The study has confirmed other findings that snow in the Alps is highly variable from year to year, but that there are some long-term cycles which appear to be governed by shifts in large-scale forcings. These are represented by the North Atlantic Oscillation index, whose influence extends to the Alps when the index is positive and high; the pressure signal from the NAO index is amplified in the Alpine region. Over the last 15 years, which saw a number of cold winters accompanied by significant amounts of snow, followed since the second half of the 1980s by some very mild winters with little snow, the dominant feature has been the variations of the regional-scale pressure field

In “Variations of snow depth and duration in the Swiss Alps over the last 50 years: links to changes in large-scale climatic forcings”,  Martin Beniston writes,

“Periods with relative low snow amounts and duration are closely linked to the presence of persistent high surface pressure fields over the Alpine region during late Fall and in Winter. These high pressure episodes are accompanied by large positive temperature anomalies and low precipitation, both of which are unfavourable for snow accumulation during the Winter. The fluctuations of seasonal to annual pressure in the Alpine region is strongly correlated with anomalies of the North Atlantic Oscillation index, which is a measure of the strength of the westerly flow over the Atlantic.

Furthermore, since the mid-1980s, the length of the snow season and snow amount have substantially decreased, as a result of pressure fields over the Alps which have been far higher and more persistent than at any other time this century. A detailed analysis of a number of additional Alpine stations for the last 15 years shows that the sensitivity of the snow-pack to climatic fluctuations diminishes above 1750 m.

So basically the higher you go, the less climatic fluctuations play a part on the snow pack.
That makes sense as the higher you go, the more likely it is that any precipitation will fall as snow.

Also, higher pressure seems to link to reduced snowfall, and therefore low pressure means higher snowfall…

So, let’s take a look at the CFS pressure forecast….


If I am reading this correctly (I may very well NOT be…), it looks like the forecast is for low pressure over the French Alps for much of early-to-mid Winter period (N/D/J/F/M).

So let’s put it all together and take a gamble on what I think is going to happen…

This year, I predict that overall the pattern will be quite similar to last year with a colder than normal start to October/November.  We have just had snow down to 1000m in Chamonix this weekend which fits nicely.
I think we will experience a moderate to strong La Nina and weak NAO- conditions for November and December, changing to stronger NAO- conditions for January, February and March.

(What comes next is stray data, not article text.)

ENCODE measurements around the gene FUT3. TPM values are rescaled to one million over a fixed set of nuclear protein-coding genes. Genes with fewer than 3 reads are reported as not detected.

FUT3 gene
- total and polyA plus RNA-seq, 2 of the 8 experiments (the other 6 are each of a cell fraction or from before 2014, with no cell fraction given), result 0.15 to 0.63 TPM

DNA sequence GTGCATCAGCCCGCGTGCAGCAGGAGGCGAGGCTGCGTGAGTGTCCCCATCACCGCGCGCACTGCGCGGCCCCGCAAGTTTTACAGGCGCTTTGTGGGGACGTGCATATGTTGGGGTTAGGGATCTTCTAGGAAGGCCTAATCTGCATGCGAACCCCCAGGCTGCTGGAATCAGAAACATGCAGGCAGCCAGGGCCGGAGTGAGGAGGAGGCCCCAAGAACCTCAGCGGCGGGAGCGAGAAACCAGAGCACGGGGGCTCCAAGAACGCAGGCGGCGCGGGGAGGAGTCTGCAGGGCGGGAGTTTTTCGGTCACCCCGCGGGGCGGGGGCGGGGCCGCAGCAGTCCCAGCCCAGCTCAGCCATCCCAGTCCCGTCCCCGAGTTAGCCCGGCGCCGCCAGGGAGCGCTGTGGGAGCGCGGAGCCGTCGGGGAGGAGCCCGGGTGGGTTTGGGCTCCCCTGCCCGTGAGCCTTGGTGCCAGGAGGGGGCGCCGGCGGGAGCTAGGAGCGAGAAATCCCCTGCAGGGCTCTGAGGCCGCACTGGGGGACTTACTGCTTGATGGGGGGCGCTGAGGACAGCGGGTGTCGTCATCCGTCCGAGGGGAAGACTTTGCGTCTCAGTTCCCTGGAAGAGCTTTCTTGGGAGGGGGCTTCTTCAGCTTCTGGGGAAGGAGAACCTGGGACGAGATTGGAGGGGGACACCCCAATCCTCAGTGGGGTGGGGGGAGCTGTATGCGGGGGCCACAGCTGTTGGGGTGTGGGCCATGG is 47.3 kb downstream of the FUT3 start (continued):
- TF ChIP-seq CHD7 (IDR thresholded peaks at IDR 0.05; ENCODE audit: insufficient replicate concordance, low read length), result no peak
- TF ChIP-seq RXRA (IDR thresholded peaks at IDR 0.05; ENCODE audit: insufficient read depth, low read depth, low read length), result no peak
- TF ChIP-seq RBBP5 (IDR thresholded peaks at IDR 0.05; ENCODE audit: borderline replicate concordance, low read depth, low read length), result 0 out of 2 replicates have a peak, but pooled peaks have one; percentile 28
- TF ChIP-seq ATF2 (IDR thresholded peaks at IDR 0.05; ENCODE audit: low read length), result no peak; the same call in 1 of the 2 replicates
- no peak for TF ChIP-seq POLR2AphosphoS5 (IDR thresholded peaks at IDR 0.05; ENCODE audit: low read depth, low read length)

As it will not be a strong NAO+, it is harder to predict how the winter might be.

However, I am thinking we will have a cold November with average amounts of precipitation – which hopefully will mean the ground will freeze early and that any precipitation will come as snow here in the Alps.  This means the winter season may be earlier coming on, and would bode well for a good start to the ski season.

If there is low pressure as predicted by the CFS, then that could bode well for snow falls in Jan/Feb/Mar, and although the NAO- tends to mean higher precipitation further south, I think Chamonix will fair well and there will be a reasonable to good snow fall in Jan/Feb/March.   I think this will however be followed by a relatively early spring.  So if you are planning late season skiing at Easter, then choose somewhere nice and high like Tignes, Val d’Isere, or Chamonix where the skiing goes from 1000m to 3842m.

 

CFS Sources : http://www.cpc.ncep.noaa.gov/products/analysis_monitoring/lanina/ensoforecast.shtml

Interesting reads :

Variations of snow depth and duration in the Swiss Alps over the last 50 years: Links to changes in large-scale climatic forcings”    Martin Beniston, Institute of Geography, University of Fribourg, Switzerland.
Source: http://www.unige.ch/climate/Publications/Beniston/CC97B.pdf

Reanalysis of 47 Years of Climate in the French Alps (1958–2005): Climatology and Trends for Snow Cover Yves Durand, Gérald Giraud, Martin Laternser, Pierre Etchevers, Laurent Mérindol, Bernard Lesaffre. (2009) . Journal of Applied Meteorology and Climatology
Source: http://journals.ametsoc.org/doi/pdf/10.1175/2009JAMC1810.1

Mountain climates and climatic change: An overview of processes focusing on the European Alps. BENISTON M.  Pure and Applied Geophysics, 2005, Vol. 162, p. 1587-1606.
Source: http://www.risknat.org/projets/alpes-climat-risques/pages/etudes/beniston_2005b.html

The Sixty-Year Climate Cycle
Source : http://www.appinsys.com/globalwarming/SixtyYearCycle.htm

Arctic Environment by the Middle of this Century.  Nils-Axel Morner (2011)  Energy & Environment, 2011, Vol 22, No 3.
Source: http://www.eike-klima-energie.eu/uploads/media/Moerner_Science_environm_sea_level_3_11_Paper_534.pdf

James Madden
http://globalcoolingnewiceageuk.blogspot.com/2010/07/global-cooling-new-ice-age-2010-update.html

The solar Influence on the probability of relatively cold UK winters in the future” Lockwood, M. et al, “2011, Environmental Research Letters.
Source : http://iopscience.iop.org/1748-9326/6/3/034004/pdf/1748-9326_6_3_034004.pdf